Last year, 74% of companies experienced a successful phishing attack. As phishing attempts become harder to detect, this gateway to many cyberattacks continues to threaten the global cyber ecosystem. Knowing what to look for is the key to mitigating attacks before it’s too late.
Phishing is defined by NIST as a technique to acquire sensitive data through fraudulent solicitation. The perpetrator usually masquerades itself as a legitimate business or authoritative person. Although the overall goal to steal data is the same, not all phishing attempts look the same, or come from the same source.
1. Mass Email Campaigns Across Corporate Entities
The average cost of a phishing attack is $4.65 million in 2021— a large price to pay for a single employee’s click on a fraudulent email. Threat actors know the more access to confidential data, the higher the reward. Industries that are most at risk for a phishing attack include financial institutions, social media, SaaS/ webmail, and payment.
Human error accounts for 90% of cyber breaches. Despite human error accounting for 90% of cyber breaches, most (97%) employees are unable to recognize a sophisticated phishing attempt. Awareness training on behalf of a company can be the initiative that saves a company from compromising confidential information through network phishing.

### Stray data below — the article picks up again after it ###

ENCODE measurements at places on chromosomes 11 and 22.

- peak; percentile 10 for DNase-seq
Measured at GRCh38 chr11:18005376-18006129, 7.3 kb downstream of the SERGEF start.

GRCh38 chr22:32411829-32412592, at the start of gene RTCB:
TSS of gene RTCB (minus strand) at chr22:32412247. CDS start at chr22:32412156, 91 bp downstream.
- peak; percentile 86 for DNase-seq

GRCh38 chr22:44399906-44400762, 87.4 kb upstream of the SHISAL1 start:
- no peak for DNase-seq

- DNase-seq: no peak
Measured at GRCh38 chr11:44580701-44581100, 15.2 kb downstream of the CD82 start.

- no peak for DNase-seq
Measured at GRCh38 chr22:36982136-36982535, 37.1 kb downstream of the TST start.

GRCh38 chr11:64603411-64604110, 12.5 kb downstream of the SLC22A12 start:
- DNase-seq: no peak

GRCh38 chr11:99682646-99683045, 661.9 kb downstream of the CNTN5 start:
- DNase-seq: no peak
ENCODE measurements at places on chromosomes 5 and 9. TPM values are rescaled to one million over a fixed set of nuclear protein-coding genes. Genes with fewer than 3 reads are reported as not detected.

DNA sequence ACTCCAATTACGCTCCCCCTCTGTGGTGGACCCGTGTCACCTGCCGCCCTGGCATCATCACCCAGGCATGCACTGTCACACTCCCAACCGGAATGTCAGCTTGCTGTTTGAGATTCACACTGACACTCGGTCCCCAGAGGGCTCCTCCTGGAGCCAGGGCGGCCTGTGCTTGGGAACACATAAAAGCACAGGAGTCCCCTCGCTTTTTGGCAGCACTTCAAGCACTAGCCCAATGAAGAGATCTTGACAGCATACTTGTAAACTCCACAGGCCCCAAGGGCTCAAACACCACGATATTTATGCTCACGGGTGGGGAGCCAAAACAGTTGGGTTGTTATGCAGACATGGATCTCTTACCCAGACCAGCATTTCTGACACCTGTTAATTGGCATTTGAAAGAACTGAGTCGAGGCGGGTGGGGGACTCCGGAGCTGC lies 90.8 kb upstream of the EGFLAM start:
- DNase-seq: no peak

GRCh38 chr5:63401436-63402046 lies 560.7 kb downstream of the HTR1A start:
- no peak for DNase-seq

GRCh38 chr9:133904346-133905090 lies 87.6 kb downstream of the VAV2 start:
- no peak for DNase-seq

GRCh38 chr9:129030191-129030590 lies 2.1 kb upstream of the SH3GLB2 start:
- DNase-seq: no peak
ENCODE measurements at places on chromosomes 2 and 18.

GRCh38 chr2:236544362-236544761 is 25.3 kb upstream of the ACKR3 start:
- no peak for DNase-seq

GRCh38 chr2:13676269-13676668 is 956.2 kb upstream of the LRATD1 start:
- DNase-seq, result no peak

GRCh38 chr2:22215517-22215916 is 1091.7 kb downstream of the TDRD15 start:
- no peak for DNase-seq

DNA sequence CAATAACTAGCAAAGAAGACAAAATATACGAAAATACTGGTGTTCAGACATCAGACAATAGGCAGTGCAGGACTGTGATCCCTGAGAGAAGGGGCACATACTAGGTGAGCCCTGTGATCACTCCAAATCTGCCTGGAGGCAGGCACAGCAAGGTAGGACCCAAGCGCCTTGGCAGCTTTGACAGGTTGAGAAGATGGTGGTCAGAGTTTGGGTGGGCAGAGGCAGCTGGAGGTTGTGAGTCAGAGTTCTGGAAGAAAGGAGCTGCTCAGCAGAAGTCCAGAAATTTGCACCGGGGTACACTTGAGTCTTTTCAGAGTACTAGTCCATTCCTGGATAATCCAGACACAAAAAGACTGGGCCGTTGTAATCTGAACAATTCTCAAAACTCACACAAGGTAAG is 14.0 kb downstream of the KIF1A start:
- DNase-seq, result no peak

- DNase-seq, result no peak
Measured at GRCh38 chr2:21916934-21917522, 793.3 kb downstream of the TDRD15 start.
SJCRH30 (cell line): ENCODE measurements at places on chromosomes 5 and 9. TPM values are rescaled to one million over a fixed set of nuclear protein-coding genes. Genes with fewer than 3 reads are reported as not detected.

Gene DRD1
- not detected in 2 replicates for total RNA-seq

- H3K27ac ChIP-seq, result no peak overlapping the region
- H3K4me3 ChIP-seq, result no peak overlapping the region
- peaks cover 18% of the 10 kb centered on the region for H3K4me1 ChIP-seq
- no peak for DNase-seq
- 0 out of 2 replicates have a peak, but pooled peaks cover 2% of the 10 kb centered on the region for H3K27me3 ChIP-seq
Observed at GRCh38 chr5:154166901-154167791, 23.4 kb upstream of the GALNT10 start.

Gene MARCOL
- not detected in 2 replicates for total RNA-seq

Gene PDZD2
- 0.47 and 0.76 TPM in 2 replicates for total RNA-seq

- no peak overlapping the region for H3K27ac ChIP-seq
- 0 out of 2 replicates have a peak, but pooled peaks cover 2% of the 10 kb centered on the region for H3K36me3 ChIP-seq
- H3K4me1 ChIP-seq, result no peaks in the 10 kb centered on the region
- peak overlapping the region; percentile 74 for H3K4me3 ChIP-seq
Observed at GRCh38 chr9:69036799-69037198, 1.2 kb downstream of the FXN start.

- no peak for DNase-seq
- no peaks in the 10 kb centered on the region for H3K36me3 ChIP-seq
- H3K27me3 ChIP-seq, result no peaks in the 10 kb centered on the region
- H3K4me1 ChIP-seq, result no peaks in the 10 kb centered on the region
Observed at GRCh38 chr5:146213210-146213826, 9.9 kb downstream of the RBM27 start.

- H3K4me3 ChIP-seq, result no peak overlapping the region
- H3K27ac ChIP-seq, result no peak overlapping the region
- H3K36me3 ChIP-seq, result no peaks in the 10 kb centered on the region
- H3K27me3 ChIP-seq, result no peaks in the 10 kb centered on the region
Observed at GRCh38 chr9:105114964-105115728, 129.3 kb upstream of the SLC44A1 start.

2. Spear Phishing: An Analysis of Your Personality
One of the top three reasons why individuals click on phishing scams is because it “looks legitimate.” Spear phishing is an effective tactic that targets an individual with information that is specific to them, making the messaging look more legitimate.
Online phishing is more than just email scams. There are fake recruiters over LinkedIn stealing SSNs, fake calendar invites that download malicious software, private messages on social media that include fraudulent links, text messages that try to extract personal information, and more.
Social engineering in information security is the psychological manipulation of a target to get them to communicate confidential information. Cybercriminals are using social engineering to piece together information from targeted individuals and computer systems to equip them with the information needed to carry out a successful cyber breach.